Can Theory Help Translators?
A Dialogue between the Ivory Tower and the Wordface
Andrew Chesterman & Emma Wagner
Translation Theories Explained 9 (ISSN 1365-0513; Series Editor: Anthony Pym)
Pbk, £19.50/$31, inc. postage & packing)
152 pages, 2002
This book is a dialogue between a theoretical scholar and a professional translator, about the usefulness (if any) of translation theory. Andrew Chesterman and Emma Wagner argue about the problem of the translator’s identity, the history of the translator’s role, the translator’s visibility, translation types and strategies, translation quality, ethics, and translation aids.
Chapter 1 addresses the aims of theory, the needs of translators and the role of conceptual tools. In Chapter 2 the authors debate issues of identity, metaphors of translation and translation history. Chapter 3 covers visibility, authors and professional status. Chapter 4 deals with classification of purposes, types and readerships, and Chapter 5 with strategies, unblocking, distancing, and motivating. The following chapter engages with issues of quality assessment, standards and norms, and the final chapter with translation aids, machine translation and translation memory.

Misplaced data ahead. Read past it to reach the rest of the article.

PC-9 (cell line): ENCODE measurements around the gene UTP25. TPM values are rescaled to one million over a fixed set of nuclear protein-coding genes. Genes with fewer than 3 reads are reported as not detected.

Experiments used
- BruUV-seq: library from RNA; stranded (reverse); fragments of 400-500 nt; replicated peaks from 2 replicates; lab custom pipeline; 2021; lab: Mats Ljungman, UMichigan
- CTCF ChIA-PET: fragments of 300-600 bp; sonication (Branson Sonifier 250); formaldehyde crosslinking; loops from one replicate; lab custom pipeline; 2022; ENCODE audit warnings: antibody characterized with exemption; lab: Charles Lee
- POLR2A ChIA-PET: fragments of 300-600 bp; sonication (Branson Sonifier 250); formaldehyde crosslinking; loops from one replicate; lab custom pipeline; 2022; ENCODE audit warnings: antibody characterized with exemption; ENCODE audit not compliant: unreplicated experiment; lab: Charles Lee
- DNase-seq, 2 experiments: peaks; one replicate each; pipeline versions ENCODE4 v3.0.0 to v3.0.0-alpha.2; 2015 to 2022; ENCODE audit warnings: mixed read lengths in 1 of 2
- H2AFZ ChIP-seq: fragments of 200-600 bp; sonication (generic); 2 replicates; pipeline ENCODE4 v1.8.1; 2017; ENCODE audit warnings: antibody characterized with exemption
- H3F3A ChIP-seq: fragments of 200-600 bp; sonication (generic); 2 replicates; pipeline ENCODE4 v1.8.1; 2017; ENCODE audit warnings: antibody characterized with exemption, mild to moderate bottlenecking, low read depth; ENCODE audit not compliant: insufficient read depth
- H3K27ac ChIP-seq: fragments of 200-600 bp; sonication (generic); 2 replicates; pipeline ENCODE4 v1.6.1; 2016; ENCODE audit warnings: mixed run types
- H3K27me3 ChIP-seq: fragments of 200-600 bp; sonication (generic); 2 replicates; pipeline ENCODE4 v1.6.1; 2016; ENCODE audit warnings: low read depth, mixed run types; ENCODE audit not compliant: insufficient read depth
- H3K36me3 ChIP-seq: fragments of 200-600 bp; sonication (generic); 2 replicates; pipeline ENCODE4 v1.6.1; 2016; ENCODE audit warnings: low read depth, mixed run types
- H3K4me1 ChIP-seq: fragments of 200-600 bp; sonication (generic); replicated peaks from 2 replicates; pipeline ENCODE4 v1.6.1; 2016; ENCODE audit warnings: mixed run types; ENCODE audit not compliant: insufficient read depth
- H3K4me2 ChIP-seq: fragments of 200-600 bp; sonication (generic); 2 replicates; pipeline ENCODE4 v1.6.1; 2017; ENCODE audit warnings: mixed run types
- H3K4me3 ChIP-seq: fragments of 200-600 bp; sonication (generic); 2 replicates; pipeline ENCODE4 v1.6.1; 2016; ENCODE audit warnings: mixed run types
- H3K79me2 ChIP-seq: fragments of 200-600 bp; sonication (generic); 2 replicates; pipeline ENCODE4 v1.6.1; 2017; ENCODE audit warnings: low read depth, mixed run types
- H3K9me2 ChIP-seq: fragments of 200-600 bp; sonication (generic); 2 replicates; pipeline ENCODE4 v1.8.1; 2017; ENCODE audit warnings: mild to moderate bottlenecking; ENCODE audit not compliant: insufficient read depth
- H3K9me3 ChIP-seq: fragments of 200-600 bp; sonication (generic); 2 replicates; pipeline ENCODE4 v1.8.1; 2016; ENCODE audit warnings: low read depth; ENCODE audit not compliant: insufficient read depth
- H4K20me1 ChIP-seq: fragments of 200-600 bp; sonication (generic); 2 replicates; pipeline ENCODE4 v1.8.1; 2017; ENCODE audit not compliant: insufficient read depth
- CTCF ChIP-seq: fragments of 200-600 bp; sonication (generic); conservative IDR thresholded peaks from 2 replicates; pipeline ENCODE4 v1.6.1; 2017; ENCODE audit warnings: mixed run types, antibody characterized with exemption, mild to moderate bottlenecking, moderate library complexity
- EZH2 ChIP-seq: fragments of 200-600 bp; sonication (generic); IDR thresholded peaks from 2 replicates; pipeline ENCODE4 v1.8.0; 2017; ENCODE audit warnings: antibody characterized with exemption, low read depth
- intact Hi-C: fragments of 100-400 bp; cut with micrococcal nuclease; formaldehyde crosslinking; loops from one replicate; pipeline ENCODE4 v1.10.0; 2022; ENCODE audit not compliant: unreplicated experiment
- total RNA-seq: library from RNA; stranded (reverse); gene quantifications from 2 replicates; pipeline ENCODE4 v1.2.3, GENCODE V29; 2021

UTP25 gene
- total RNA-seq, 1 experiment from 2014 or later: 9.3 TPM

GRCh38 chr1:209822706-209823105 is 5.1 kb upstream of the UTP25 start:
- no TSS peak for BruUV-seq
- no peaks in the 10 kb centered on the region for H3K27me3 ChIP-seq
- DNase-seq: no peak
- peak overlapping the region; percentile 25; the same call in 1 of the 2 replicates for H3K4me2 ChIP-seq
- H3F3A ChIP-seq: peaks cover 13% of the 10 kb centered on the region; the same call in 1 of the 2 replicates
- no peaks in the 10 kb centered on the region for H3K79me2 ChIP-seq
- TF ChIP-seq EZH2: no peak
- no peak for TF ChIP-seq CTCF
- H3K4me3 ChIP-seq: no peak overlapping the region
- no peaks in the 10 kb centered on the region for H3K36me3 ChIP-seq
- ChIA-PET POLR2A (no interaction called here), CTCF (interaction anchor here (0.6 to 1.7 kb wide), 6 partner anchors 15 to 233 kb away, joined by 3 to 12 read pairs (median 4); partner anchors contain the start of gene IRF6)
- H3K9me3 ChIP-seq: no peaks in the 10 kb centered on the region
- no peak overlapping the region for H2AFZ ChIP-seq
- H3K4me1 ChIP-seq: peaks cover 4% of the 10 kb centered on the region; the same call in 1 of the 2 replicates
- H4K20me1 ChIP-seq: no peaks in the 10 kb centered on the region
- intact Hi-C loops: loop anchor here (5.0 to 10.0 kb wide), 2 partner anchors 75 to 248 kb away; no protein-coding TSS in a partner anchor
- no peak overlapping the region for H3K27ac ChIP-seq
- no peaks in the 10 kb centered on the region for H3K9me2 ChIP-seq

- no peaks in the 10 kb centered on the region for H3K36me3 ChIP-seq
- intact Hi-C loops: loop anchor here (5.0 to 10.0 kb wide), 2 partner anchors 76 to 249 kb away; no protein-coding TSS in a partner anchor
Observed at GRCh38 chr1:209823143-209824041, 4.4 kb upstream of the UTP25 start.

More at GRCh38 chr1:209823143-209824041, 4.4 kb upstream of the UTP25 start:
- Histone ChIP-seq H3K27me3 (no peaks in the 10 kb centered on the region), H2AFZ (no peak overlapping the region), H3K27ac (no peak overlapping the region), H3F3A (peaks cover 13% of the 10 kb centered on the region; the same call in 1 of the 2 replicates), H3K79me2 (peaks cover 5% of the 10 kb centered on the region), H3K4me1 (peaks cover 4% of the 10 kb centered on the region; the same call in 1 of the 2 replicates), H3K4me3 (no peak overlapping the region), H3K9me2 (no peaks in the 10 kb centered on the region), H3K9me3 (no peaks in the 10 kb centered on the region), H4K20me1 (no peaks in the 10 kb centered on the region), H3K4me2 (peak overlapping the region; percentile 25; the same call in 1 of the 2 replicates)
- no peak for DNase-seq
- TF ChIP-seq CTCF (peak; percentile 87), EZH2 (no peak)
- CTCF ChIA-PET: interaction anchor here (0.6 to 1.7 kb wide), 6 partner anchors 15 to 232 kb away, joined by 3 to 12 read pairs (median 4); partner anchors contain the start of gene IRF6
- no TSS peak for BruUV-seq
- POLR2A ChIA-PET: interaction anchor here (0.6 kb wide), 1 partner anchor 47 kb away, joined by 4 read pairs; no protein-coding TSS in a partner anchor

For readers already working at the translation ‘wordface’, especially those who are sceptical of all theorizing, the book aims to challenge their view of theory. For those in the ‘ivory tower’, such as students, teachers and scholars, the book will strengthen the connections between theory and practice. For both groups, the book is an invitation to join the discussion.
Emma Wagner is a translator and translation manager at the European Commission in Luxembourg. Andrew Chesterman is professor of translation theory at the University of Helsinki in Finland.
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